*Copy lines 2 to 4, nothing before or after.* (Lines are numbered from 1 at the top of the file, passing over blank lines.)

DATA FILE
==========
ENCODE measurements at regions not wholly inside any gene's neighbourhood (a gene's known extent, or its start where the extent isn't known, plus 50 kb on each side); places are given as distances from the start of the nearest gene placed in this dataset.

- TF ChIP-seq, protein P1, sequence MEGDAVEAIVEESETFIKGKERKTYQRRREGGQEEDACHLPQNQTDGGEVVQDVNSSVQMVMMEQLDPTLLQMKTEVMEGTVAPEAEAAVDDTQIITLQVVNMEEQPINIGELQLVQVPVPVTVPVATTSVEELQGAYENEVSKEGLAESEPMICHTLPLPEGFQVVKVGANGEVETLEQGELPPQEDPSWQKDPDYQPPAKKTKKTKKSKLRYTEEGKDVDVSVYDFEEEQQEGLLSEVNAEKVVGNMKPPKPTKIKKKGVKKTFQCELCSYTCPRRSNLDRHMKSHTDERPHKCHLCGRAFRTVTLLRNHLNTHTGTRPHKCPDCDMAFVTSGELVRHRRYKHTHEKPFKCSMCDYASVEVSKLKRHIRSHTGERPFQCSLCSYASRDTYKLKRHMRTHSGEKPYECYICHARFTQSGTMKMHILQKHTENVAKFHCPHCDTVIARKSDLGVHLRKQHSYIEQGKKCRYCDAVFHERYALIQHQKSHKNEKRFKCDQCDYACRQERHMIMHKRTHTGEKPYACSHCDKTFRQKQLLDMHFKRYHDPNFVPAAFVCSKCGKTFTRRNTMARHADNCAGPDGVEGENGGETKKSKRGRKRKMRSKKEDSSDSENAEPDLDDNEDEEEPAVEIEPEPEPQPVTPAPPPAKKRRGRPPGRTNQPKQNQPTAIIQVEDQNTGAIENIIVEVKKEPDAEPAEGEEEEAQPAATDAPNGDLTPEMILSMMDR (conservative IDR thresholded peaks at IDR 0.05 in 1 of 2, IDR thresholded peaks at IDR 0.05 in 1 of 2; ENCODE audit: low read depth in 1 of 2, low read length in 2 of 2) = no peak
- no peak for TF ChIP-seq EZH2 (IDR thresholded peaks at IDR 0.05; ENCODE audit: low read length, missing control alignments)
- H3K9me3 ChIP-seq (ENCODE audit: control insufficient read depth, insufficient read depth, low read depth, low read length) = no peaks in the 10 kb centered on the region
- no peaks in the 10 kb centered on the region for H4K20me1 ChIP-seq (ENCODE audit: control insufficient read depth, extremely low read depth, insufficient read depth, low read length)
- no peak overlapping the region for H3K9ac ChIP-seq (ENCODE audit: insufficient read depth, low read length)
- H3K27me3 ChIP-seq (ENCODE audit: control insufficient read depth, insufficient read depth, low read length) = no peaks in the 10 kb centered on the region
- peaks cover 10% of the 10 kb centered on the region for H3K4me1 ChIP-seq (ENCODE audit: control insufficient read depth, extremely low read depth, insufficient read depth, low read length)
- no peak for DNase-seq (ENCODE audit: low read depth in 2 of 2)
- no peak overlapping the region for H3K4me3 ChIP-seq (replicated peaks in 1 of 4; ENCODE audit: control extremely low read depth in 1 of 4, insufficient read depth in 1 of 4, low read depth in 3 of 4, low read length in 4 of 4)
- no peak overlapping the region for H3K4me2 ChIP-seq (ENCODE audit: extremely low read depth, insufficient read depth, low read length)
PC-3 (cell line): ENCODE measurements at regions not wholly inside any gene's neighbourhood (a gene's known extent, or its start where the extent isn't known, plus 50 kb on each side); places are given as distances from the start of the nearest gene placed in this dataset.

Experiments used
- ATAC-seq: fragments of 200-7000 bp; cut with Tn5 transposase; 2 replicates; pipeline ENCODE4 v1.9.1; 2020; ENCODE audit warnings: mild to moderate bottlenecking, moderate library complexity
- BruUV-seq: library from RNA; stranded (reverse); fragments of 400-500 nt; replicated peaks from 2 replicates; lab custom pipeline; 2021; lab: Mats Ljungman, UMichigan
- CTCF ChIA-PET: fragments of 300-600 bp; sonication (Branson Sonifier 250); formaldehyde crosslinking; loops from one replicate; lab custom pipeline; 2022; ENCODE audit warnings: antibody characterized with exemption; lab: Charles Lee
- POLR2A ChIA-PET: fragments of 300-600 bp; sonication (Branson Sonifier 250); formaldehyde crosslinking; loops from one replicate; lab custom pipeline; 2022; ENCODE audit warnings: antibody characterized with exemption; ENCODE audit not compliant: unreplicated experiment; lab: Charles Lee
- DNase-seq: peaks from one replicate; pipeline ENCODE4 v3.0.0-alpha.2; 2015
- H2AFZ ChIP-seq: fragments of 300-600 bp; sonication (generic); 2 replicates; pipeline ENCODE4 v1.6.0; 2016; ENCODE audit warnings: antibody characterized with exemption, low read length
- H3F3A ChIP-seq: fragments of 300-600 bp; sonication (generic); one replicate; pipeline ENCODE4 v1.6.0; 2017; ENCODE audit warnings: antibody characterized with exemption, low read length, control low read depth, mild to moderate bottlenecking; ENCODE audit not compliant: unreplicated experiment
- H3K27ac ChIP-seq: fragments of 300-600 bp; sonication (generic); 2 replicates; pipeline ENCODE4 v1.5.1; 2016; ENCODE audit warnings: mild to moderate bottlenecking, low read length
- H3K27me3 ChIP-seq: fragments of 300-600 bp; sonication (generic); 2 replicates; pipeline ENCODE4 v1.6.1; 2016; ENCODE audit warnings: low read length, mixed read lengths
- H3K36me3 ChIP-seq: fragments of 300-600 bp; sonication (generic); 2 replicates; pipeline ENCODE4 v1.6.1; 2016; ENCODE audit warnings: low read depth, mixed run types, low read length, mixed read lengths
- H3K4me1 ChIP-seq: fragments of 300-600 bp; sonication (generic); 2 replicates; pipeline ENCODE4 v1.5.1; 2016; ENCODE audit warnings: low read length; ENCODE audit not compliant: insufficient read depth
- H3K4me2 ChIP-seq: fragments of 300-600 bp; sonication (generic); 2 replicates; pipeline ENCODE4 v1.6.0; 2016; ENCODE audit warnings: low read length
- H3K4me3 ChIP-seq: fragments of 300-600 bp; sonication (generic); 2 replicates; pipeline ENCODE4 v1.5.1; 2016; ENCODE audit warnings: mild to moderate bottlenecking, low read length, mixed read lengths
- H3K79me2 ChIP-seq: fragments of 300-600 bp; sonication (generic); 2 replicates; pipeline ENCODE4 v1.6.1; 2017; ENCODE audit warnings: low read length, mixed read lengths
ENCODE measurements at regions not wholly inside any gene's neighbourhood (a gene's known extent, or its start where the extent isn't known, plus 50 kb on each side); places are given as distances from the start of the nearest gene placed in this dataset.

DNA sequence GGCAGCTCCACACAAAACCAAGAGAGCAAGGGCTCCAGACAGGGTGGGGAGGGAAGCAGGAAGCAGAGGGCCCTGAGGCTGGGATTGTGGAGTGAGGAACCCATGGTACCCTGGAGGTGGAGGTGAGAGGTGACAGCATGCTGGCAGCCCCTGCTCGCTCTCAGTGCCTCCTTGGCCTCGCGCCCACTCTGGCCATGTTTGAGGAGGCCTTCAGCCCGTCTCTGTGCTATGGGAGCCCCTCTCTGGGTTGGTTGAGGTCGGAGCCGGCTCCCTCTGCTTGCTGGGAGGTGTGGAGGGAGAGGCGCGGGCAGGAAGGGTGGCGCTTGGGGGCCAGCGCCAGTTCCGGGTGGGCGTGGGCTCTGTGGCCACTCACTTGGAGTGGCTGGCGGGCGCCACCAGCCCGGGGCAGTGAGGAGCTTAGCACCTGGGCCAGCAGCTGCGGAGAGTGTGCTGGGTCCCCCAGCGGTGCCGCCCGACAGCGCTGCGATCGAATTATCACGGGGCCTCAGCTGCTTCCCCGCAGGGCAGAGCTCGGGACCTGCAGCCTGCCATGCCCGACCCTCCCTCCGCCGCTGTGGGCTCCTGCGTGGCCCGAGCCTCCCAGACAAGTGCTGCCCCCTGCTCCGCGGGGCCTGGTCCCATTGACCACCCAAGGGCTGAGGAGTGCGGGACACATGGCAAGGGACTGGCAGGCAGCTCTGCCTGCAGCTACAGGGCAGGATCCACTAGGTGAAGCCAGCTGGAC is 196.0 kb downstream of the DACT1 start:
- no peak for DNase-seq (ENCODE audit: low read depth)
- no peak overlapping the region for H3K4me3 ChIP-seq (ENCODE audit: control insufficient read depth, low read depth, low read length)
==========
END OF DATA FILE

- TF ChIP-seq, protein P1, sequence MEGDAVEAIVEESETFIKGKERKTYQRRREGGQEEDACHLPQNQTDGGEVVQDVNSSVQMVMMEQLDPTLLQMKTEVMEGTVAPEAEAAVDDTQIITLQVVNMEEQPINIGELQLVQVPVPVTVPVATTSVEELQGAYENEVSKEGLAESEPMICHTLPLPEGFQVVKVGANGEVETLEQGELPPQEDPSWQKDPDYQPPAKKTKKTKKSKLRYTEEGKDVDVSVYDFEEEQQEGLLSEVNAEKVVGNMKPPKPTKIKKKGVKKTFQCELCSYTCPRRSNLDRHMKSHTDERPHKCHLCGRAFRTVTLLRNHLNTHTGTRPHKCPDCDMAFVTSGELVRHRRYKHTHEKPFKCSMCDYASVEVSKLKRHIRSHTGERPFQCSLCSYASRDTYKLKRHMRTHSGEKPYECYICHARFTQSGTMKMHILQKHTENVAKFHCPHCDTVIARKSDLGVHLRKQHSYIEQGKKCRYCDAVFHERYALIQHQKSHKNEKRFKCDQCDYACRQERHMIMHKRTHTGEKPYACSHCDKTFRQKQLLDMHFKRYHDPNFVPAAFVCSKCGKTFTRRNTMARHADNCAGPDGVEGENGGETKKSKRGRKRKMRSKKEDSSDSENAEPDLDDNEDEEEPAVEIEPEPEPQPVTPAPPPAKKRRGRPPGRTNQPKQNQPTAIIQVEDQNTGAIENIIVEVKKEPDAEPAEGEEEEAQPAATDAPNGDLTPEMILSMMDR (conservative IDR thresholded peaks at IDR 0.05 in 1 of 2, IDR thresholded peaks at IDR 0.05 in 1 of 2; ENCODE audit: low read depth in 1 of 2, low read length in 2 of 2) = no peak
- no peak for TF ChIP-seq EZH2 (IDR thresholded peaks at IDR 0.05; ENCODE audit: low read length, missing control alignments)
- H3K9me3 ChIP-seq (ENCODE audit: control insufficient read depth, insufficient read depth, low read depth, low read length) = no peaks in the 10 kb centered on the region